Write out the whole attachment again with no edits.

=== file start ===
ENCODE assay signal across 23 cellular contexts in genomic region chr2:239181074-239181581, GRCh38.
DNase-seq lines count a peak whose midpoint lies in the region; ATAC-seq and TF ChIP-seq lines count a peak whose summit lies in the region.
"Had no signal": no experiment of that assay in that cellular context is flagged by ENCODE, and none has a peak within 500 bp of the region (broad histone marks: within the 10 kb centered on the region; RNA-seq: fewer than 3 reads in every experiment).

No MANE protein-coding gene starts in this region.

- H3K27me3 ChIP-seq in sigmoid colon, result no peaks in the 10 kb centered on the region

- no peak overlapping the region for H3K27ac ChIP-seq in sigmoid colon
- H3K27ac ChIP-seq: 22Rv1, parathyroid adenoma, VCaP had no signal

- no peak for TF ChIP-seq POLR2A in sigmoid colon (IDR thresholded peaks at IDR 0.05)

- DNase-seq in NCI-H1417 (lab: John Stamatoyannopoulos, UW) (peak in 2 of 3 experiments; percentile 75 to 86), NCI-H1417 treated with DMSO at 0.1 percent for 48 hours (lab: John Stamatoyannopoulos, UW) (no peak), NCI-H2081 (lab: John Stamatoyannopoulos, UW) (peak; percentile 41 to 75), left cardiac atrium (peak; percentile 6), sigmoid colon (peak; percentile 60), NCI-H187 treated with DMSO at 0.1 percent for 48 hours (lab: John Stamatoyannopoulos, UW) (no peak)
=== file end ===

ENCODE assay signal across 23 cellular contexts in genomic region chr2:239181074-239181581, GRCh38.
DNase-seq lines count a peak whose midpoint lies in the region; ATAC-seq and TF ChIP-seq lines count a peak whose summit lies in the region.
"Had no signal": no experiment of that assay in that cellular context is flagged by ENCODE, and none has a peak within 500 bp of the region (broad histone marks: within the 10 kb centered on the region; RNA-seq: fewer than 3 reads in every experiment).

No MANE protein-coding gene starts in this region.

- H3K27me3 ChIP-seq in sigmoid colon, result no peaks in the 10 kb centered on the region

- no peak overlapping the region for H3K27ac ChIP-seq in sigmoid colon
- H3K27ac ChIP-seq: 22Rv1, parathyroid adenoma, VCaP had no signal

- no peak for TF ChIP-seq POLR2A in sigmoid colon (IDR thresholded peaks at IDR 0.05)

- DNase-seq in NCI-H1417 (lab: John Stamatoyannopoulos, UW) (peak in 2 of 3 experiments; percentile 75 to 86), NCI-H1417 treated with DMSO at 0.1 percent for 48 hours (lab: John Stamatoyannopoulos, UW) (no peak), NCI-H2081 (lab: John Stamatoyannopoulos, UW) (peak; percentile 41 to 75), left cardiac atrium (peak; percentile 6), sigmoid colon (peak; percentile 60), NCI-H187 treated with DMSO at 0.1 percent for 48 hours (lab: John Stamatoyannopoulos, UW) (no peak)